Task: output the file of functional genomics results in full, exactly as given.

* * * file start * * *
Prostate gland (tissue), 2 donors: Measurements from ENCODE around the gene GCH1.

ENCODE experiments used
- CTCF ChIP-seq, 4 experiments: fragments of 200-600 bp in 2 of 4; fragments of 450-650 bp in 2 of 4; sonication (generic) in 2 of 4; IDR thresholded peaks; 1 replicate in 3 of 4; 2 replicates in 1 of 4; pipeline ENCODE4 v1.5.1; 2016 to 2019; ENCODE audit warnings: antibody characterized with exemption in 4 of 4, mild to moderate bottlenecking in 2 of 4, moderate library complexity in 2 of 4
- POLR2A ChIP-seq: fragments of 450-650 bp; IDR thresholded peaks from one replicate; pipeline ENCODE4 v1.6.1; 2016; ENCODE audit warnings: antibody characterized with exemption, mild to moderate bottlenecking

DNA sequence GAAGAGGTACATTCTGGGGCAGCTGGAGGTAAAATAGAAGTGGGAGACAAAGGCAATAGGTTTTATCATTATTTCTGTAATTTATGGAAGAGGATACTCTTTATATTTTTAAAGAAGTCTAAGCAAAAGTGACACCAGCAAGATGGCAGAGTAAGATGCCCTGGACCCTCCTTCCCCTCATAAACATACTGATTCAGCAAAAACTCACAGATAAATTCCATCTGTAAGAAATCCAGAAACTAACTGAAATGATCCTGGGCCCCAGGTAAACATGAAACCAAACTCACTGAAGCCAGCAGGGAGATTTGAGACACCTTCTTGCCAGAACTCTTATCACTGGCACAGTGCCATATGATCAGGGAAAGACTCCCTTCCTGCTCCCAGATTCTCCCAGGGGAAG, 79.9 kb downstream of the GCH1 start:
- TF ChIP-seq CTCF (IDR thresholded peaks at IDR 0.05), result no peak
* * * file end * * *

Prostate gland (tissue), 2 donors: Measurements from ENCODE around the gene GCH1.

ENCODE experiments used
- CTCF ChIP-seq, 4 experiments: fragments of 200-600 bp in 2 of 4; fragments of 450-650 bp in 2 of 4; sonication (generic) in 2 of 4; IDR thresholded peaks; 1 replicate in 3 of 4; 2 replicates in 1 of 4; pipeline ENCODE4 v1.5.1; 2016 to 2019; ENCODE audit warnings: antibody characterized with exemption in 4 of 4, mild to moderate bottlenecking in 2 of 4, moderate library complexity in 2 of 4
- POLR2A ChIP-seq: fragments of 450-650 bp; IDR thresholded peaks from one replicate; pipeline ENCODE4 v1.6.1; 2016; ENCODE audit warnings: antibody characterized with exemption, mild to moderate bottlenecking

DNA sequence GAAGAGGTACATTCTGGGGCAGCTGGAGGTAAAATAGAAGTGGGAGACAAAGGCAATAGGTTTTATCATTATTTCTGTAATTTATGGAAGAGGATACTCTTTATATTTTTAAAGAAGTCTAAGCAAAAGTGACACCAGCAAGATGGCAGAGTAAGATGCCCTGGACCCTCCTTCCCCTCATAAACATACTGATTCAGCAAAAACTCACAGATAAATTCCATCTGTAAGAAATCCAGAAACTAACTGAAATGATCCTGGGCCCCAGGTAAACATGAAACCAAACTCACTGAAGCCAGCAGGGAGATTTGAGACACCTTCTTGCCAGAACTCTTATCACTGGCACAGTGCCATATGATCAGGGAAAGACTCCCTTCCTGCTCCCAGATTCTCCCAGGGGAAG, 79.9 kb downstream of the GCH1 start:
- TF ChIP-seq CTCF (IDR thresholded peaks at IDR 0.05), result no peak